So I’m writing about this chest pain I’ve had on the left side of my chest for the last 4.5 years in the hope that somehow this post will get indexed. And that someone googling for chest pains who is not really having a heart attack (if you think you’re having chest pains and you’re really having a heart attack, trust me, you wouldn’t be googling it at the time) and has been through their fair share of doctors who are at best ‘guessing’ about a patient’s condition knows that there is likely another reason.

@ai

PS: I’ve been quiet about this recent onslaught upon Google and search result quality in general. This is a great example of where something like PageRank can work against you. Basically, if I were to trust Google’s results, I would have been convinced that I was having a heart attack.

13 thoughts on “The Other Chest Pain – Costochondritis

  1. Ha ha! Great article! I was diagnosed with this condition today. Like you, I thought I was having a heart attack. I’m 33 and am in reasonably good health, walk (almost) every day, don’t smoke, drink or use drugs (though I do snack and drink a lot of pop). So, this was a relieving diagnosis. I do hope it goes away though, as it’s a bit uncomfortable to inhale at the moment.

  2. Thanks for putting your article on the web.  I have just been diagnosed – last week and had ECG and blood tests beforehand.  I am on anti-inflamatory medication but still feel ill.  Off  to GP this afternoon  in case the tabs are causing more probs.  Never heard of this condition before but very interesting and supportive to read your story.  I am 62 and an asthmatic – think possibly a recent chest infection and cough could have started this off but who knows……

  3. Hi, thank you very much for this post, though I only chanced upon this site under the search term ‘Costochondritis’…

    It was very comforting reading your post, it’s like reading my life story. My chest pains have been around for about 6 years, getting worse with time, and recently, every single time I exercise. Was introduced to this medical condition by the doctor I visited today. It is pretty surprising that I’ve never ever saw this on the internet, despite all the googling I have done.

    Will be doing an ECG tomorrow, well.. just for the sake of it. And I will share your post with my friends soon :)

    Anyway, did you receive any treatment in the end?

  4. I just found out about this too at the doctor’s office today and googled your post. The pain I had was so sharp and took my breath away at first. Turns out I was overexerting on the fly machine at the gym. Got the same prescription of resting and taking Advil.

  5. I’m so glad I found this! I wish it was at the top of the search postings! 

    I myself had some severe pain and thought that I was having a heart attack. Went to the ER, they did an EKG, x-rays, blood work, hooked me up to a heart monitor and blood pressure/oxygen monitors for two hours. All the tests cam back great! I was diagnosed with anemia, which led to fatigue and eventually the costochondritis. I am just over a week out and the pain is starting to lessen. Wish I would have seen this before I read all the other articles that made me think I was dying! (Caused me to pretty much have a panic attack that is now haunting me just a little bit.I am a mother of young children and would like to be around for a LONG TIME)Thanks for the post!

  6. Gosh! I’ve found you too. Also been diagnosed with costochondritis and GERD. I can barely swallow and having an endoscopy – i hope this will rule out anything sinister. I thought my symptoms started with either my car being hit on a roundabout or pushing a laden pram through thick snow! (not recommended)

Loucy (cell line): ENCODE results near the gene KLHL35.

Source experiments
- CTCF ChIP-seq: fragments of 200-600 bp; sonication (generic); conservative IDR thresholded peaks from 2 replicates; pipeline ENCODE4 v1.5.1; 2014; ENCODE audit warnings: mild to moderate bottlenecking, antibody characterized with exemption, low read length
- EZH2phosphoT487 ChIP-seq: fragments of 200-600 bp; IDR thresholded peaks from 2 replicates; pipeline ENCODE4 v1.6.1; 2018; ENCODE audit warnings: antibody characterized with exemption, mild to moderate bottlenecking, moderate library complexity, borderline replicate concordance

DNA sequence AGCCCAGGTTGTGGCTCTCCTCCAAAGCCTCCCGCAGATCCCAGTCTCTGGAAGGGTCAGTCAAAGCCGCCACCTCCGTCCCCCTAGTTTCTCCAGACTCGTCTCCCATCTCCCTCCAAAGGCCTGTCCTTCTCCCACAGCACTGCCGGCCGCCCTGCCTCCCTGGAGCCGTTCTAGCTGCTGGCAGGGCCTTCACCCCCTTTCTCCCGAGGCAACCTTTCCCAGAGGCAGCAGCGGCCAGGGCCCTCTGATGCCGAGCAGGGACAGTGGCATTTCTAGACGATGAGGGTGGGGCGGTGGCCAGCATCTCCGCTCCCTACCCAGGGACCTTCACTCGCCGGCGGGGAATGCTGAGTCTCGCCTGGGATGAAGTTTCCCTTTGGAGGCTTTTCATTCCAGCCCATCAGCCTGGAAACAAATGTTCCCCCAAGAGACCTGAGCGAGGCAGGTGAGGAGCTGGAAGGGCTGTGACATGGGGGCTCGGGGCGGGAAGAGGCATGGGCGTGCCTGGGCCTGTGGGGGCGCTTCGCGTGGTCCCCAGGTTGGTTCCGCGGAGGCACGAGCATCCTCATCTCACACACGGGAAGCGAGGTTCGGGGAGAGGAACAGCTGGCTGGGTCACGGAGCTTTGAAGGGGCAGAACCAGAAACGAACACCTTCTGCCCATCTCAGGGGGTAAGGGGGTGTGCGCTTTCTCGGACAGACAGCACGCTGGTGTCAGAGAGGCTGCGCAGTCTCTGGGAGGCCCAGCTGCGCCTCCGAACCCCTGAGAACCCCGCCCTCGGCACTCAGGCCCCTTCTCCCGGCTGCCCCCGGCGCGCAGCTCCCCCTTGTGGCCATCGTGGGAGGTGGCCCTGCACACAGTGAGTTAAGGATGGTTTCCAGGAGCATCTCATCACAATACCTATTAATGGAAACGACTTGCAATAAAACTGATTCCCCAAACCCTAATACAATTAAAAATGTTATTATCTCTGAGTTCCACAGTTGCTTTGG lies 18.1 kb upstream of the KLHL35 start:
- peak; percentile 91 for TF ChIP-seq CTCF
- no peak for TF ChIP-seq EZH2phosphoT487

I have lost my appetite . The only positive thing is it means I also lose weight. I too work out but now try and do nothing on my upper body.
    I did see a physio who works on acupuntute points with a laser as well as manipulation. My upper spine took a fair clicking and there was some improvement but I am seizing up again.
    Couple of long flights recently so now suffering with IBS and bloating too!! How attractive!
    Bordering on 40. Mother of 3. Undergoing lots of stress of some legal matters for 3 years.
    Sorry I sound a bit negative. I am just trying to help too. It’s good to find your site. Thank you for writing it.
    I don’t take meds as prefer au naturel. Saying that I have been told endoscope is no fun and I should opt for sedation!! Vv

  7. Wow! This may be the answer to my problem. I also have chest pains the day after exercise. The doc and a cardiologist have pretty much eliminated heart problems. I’m going to do more research on 
    Costochondritis. Thanks for posting!

  8. So just a thought, I’ve had the same thing for about a year now, but when it flares, i go to my chiropractor and he pops it a little, and immediate relief. Won’t keep it from happening again, but it provides imitate relief!!

  9. This happens to me too. I even went to the ER once for it – that day I had also experienced so much fatigue and anxiety I couldn’t concentrate at work and was almost falling asleep at my desk. So hubby rushed me to the hospital on the Air Force base nearby and their diagnosis was the same as your last doctor. I was sent home after being fed a warm meal for my blood sugar and given a bottle of Aleve. I’ll just say I felt pretty embarrassed after finding out that’s all it was. But dang, it hurts, and it’s scary!

  10. Recently I had done a lot of work in the yard and started feeling ill with chest pains. I thought it was costochondritis as I had separated my ribs from the sternum years ago and occasionally still get pain. My PCP insisted that I go to the ER – and indeed I was still having a heart attack. 2 stents and 3 heart caths later, the pain is still there -but the cardiologists say it isn’t my heart. This means it probably was costochondritis and I was just very lucky.